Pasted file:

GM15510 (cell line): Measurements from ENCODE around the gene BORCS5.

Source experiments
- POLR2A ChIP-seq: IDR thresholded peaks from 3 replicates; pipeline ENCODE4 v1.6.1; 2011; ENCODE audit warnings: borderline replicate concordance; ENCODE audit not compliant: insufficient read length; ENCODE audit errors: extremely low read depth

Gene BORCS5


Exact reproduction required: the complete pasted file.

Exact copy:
GM15510 (cell line): Measurements from ENCODE around the gene BORCS5.

Source experiments
- POLR2A ChIP-seq: IDR thresholded peaks from 3 replicates; pipeline ENCODE4 v1.6.1; 2011; ENCODE audit warnings: borderline replicate concordance; ENCODE audit not compliant: insufficient read length; ENCODE audit errors: extremely low read depth

Gene BORCS5